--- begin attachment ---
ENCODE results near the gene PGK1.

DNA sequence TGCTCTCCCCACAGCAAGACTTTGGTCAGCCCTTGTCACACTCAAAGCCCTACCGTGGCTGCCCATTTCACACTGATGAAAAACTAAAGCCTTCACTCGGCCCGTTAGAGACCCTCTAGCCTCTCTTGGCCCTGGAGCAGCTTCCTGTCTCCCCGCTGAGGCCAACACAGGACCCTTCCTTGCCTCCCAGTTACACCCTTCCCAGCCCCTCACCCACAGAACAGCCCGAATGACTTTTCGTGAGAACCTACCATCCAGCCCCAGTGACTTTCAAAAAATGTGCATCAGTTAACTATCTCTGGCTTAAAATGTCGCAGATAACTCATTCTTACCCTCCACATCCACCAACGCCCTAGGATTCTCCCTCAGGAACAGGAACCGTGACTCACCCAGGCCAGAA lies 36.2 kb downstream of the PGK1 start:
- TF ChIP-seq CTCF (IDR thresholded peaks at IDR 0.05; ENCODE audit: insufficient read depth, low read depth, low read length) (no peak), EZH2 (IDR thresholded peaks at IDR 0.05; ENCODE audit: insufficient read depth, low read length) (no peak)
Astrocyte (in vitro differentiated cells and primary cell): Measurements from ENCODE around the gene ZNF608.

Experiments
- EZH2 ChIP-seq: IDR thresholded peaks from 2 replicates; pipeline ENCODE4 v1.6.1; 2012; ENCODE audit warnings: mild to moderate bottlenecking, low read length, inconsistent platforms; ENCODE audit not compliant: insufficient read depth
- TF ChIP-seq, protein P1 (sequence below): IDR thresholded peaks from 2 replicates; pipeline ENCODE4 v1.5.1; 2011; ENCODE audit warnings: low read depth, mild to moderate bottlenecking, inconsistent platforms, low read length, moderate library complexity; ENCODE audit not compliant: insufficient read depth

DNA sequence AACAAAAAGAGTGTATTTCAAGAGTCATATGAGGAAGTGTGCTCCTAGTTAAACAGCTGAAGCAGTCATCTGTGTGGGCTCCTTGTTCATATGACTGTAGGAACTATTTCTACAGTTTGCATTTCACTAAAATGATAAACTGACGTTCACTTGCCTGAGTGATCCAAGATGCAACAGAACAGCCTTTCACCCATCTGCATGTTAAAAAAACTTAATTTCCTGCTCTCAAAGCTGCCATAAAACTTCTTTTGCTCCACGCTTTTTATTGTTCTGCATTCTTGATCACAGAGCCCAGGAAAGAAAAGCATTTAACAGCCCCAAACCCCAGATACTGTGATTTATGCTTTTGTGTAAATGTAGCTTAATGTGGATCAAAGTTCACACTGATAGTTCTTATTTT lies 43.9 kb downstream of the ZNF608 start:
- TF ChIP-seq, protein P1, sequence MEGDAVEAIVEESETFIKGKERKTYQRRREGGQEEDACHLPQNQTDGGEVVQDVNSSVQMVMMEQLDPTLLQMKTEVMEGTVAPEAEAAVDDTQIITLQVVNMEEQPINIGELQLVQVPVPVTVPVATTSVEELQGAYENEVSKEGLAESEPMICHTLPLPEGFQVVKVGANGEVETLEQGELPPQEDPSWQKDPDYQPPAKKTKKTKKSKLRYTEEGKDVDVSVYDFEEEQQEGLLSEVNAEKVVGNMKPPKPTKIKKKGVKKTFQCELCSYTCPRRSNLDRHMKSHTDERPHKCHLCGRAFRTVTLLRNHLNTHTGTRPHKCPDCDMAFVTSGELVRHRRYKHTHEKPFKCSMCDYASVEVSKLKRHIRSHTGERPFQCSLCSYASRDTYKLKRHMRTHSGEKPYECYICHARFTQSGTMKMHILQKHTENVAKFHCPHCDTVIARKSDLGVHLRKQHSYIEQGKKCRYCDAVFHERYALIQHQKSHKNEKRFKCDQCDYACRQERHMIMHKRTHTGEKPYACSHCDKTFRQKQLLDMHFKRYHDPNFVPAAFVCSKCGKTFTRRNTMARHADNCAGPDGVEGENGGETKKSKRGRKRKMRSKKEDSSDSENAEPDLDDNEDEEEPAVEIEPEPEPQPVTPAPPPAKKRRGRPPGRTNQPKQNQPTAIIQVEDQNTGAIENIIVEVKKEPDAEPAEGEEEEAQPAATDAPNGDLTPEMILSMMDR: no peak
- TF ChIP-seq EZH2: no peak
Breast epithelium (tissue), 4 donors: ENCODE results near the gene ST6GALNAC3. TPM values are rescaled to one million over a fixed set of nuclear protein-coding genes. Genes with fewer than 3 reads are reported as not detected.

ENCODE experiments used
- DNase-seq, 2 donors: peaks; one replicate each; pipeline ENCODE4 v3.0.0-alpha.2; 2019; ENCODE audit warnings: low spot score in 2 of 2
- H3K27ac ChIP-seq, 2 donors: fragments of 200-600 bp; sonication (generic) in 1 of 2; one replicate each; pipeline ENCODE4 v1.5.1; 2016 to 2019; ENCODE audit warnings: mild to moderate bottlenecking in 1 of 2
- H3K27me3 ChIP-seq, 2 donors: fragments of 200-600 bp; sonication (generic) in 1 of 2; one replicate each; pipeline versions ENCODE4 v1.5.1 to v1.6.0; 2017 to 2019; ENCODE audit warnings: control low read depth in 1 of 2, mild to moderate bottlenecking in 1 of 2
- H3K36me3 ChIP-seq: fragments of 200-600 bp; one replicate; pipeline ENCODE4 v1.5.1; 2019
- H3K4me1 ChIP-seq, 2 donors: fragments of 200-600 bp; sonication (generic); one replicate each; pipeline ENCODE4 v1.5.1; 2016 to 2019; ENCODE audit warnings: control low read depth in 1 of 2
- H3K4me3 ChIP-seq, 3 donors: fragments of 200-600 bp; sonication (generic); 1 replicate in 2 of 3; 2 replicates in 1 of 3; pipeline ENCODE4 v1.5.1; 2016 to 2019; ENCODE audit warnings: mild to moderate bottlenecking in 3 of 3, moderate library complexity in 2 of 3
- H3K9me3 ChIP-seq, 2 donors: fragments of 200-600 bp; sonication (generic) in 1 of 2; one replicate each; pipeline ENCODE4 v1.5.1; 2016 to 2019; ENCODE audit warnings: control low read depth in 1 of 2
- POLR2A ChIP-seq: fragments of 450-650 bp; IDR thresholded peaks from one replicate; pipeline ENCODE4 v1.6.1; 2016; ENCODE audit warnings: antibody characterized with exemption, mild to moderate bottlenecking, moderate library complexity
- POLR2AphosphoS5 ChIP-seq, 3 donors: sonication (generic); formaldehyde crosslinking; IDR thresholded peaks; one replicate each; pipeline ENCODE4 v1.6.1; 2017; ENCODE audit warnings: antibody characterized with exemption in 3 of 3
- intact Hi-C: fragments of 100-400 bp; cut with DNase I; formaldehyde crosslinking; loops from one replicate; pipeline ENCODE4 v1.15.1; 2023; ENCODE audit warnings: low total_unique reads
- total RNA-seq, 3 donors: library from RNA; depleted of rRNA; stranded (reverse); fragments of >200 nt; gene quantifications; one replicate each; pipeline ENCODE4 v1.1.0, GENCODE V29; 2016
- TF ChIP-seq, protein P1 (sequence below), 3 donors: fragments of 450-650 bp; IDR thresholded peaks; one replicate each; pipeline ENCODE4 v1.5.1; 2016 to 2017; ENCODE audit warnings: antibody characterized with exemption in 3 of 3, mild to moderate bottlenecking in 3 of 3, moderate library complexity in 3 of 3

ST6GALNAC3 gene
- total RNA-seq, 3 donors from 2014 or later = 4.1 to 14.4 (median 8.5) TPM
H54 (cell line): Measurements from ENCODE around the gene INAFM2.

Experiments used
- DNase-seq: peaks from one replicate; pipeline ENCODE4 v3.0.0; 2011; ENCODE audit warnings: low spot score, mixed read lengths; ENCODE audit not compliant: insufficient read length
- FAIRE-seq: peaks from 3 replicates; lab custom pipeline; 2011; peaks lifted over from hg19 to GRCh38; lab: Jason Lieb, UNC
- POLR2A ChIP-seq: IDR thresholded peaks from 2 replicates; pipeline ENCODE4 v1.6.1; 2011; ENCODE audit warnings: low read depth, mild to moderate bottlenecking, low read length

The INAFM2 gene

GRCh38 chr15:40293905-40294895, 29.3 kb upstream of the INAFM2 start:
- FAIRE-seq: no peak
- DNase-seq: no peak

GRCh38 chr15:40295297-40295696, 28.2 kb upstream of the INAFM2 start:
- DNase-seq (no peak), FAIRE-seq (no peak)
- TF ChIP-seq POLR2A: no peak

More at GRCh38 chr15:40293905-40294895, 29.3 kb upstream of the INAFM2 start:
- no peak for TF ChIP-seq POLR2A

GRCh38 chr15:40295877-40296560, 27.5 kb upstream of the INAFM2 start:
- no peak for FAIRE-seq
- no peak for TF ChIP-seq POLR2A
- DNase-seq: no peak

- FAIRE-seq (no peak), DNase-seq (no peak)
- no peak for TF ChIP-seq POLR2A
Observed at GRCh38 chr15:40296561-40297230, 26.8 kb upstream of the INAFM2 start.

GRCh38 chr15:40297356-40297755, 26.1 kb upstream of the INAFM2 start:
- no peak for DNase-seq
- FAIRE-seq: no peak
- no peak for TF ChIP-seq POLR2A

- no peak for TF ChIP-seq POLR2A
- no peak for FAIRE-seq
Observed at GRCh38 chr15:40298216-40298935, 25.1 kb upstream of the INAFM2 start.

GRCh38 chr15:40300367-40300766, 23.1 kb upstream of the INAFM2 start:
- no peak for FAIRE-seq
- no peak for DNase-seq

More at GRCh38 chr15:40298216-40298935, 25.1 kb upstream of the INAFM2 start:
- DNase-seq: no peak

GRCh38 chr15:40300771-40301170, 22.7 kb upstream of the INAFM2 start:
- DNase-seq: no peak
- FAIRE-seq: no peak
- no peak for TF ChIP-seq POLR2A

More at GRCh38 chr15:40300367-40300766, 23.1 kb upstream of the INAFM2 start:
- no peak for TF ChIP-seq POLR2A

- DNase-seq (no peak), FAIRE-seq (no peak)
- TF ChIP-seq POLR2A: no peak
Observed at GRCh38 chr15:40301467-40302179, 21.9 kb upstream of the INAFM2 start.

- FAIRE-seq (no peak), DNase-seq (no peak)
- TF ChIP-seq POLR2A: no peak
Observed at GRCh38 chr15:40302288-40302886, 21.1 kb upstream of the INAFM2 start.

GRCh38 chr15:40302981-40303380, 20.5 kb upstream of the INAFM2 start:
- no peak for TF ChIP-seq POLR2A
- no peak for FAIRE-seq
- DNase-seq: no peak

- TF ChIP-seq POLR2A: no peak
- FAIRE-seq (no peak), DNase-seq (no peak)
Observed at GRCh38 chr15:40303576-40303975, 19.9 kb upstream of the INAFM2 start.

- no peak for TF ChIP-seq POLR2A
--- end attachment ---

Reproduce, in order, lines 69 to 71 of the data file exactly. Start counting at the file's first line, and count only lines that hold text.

- FAIRE-seq (no peak), DNase-seq (no peak)
- TF ChIP-seq POLR2A: no peak
Observed at GRCh38 chr15:40302288-40302886, 21.1 kb upstream of the INAFM2 start.